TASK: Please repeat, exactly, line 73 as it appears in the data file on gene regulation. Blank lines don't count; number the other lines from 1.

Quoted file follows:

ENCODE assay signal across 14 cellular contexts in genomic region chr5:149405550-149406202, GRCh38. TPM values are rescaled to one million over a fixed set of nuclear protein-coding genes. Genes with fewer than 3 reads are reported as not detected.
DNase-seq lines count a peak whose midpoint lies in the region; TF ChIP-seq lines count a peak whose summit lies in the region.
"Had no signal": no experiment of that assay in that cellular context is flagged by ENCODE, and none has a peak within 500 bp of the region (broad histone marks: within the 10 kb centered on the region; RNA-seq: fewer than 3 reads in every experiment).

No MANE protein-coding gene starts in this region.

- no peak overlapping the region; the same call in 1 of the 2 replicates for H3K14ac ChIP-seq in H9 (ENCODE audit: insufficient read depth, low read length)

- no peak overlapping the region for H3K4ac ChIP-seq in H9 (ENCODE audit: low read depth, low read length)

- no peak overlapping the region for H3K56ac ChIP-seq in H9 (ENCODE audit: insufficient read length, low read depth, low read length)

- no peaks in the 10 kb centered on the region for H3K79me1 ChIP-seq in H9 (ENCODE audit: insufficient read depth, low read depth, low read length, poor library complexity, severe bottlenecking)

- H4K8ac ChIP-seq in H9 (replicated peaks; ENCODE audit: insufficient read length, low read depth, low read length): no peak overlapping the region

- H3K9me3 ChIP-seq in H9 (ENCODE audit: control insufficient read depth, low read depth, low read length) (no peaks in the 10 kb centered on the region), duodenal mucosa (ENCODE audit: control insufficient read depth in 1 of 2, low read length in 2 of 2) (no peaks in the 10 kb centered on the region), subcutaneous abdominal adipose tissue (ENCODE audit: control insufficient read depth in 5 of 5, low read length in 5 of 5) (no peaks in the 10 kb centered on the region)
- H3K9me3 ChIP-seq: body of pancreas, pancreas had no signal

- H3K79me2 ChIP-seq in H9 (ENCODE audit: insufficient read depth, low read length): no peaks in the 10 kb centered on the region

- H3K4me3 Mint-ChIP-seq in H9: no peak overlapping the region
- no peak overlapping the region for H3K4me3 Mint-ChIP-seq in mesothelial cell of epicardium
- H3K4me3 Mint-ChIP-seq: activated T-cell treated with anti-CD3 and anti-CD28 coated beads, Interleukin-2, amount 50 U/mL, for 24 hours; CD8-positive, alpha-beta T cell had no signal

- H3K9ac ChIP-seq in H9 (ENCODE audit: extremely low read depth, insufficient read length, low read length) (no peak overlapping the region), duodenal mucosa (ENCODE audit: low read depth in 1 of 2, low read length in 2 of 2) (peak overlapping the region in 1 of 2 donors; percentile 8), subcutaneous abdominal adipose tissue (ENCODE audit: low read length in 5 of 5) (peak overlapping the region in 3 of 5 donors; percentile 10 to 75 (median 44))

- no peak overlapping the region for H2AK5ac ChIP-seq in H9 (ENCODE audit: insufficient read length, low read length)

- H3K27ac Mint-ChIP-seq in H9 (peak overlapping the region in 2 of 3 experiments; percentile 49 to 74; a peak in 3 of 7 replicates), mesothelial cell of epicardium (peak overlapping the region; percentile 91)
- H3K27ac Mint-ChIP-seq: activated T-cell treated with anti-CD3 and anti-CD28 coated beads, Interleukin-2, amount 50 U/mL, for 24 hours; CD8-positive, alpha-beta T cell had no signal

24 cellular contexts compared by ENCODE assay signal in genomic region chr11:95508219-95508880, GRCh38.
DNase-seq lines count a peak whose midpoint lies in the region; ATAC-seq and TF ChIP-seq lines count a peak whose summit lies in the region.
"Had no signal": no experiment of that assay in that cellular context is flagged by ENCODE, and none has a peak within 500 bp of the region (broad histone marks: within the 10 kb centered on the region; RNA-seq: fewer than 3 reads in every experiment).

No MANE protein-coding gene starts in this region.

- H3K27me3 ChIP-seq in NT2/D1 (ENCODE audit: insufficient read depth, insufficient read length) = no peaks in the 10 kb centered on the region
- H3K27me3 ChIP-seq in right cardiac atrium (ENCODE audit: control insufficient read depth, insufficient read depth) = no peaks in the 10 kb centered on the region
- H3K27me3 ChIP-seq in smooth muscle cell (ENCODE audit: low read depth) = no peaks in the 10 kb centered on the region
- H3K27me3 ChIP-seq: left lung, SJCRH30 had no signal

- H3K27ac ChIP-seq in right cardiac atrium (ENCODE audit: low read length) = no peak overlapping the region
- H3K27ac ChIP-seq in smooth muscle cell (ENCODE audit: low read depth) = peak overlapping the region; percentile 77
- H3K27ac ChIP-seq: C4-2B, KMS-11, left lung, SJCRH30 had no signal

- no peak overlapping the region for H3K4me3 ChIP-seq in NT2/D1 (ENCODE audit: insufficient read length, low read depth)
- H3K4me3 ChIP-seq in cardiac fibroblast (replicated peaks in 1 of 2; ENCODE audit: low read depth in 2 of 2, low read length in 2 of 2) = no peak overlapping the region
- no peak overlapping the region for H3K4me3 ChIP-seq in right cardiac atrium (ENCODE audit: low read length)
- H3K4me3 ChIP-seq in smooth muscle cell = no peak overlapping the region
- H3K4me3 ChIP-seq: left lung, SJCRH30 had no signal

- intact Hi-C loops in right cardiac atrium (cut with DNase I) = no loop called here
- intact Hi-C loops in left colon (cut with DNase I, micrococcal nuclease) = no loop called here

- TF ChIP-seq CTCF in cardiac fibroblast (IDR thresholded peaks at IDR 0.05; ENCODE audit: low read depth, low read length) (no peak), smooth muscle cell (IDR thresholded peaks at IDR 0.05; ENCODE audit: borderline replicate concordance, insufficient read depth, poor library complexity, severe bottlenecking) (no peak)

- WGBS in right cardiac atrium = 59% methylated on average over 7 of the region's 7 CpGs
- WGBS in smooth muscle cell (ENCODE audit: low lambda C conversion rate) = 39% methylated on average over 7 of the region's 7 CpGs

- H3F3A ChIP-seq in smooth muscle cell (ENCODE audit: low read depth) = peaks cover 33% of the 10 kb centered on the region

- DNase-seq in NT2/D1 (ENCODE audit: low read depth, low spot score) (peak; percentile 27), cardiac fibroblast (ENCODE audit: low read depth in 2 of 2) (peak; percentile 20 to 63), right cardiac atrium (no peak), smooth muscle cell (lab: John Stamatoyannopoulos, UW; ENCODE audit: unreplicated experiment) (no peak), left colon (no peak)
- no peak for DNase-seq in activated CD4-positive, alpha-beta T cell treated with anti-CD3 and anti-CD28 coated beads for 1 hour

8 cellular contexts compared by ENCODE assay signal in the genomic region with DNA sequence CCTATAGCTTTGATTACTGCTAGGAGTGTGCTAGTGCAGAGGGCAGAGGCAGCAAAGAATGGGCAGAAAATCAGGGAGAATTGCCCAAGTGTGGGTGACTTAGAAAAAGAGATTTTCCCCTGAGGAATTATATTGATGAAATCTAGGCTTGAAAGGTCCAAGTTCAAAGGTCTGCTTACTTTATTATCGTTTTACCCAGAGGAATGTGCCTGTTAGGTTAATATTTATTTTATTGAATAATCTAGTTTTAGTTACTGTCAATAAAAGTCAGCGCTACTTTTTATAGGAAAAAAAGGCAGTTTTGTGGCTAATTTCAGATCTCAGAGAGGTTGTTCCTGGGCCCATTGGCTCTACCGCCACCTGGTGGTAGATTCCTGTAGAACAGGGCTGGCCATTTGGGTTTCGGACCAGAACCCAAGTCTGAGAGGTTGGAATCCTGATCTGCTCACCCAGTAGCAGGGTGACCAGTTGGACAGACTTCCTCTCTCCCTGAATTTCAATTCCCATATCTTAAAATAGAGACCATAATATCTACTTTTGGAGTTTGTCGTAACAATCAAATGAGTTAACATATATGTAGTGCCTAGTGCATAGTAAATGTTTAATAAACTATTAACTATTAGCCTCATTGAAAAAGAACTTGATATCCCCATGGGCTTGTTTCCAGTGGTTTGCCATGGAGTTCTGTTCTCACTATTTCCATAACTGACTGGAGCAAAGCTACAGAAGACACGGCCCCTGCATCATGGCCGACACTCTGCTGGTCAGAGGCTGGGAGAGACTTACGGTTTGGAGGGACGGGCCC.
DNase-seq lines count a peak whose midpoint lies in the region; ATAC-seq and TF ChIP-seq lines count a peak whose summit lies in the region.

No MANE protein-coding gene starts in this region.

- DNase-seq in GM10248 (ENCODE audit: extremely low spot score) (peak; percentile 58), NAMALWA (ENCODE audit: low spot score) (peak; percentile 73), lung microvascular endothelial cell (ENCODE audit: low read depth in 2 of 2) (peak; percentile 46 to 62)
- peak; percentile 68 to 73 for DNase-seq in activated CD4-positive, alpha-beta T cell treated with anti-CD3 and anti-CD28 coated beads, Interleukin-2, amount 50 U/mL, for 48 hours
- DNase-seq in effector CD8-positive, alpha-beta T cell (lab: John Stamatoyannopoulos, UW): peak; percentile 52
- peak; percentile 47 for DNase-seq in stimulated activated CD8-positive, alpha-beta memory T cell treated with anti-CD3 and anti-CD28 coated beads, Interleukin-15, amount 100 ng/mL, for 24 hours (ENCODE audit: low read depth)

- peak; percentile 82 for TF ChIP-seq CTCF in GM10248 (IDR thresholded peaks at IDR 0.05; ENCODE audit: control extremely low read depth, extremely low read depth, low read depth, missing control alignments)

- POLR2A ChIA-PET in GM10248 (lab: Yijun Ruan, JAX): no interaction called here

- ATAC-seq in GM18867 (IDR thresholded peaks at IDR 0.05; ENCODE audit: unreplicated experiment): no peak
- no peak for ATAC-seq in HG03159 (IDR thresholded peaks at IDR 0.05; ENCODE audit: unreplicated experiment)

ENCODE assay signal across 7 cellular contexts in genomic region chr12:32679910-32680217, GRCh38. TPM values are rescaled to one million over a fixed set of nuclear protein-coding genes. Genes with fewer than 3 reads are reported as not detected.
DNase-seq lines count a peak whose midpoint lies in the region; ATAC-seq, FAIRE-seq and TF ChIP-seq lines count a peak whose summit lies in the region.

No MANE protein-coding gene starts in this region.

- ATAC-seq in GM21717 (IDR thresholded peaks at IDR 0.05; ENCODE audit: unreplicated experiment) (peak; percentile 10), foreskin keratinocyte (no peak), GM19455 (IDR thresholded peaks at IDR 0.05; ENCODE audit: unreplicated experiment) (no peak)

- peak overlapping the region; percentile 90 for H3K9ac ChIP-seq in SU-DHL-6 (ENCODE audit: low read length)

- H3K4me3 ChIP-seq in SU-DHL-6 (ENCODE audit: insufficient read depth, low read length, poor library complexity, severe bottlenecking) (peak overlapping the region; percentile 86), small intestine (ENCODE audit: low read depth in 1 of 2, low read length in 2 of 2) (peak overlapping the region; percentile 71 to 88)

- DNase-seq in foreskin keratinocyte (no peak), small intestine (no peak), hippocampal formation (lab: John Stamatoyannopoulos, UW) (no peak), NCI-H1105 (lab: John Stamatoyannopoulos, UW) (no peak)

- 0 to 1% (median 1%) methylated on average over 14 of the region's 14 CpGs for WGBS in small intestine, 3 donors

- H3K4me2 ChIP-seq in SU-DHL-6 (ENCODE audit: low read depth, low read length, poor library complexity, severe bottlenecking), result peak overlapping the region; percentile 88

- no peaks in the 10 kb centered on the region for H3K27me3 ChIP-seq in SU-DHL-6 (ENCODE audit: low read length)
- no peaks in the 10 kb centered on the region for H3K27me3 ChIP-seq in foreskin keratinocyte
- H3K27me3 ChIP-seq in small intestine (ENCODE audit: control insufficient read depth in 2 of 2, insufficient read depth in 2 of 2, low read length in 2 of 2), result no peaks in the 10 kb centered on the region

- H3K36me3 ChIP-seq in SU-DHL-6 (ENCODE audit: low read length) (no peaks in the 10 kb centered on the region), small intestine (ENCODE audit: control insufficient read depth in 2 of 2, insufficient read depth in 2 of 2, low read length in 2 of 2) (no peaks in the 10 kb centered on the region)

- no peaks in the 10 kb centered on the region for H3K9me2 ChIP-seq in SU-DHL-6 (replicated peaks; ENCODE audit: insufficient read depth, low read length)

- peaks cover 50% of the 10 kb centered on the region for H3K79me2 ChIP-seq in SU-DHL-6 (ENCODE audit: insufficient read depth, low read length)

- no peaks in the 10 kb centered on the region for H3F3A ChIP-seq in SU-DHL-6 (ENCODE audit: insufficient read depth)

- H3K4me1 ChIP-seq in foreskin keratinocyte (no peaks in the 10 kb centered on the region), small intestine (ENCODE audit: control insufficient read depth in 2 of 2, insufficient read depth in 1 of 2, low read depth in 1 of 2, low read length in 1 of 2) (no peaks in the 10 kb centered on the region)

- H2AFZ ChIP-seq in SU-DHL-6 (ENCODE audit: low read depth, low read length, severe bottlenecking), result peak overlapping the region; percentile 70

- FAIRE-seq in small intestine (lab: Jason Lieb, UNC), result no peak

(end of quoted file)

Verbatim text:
- FAIRE-seq in small intestine (lab: Jason Lieb, UNC), result no peak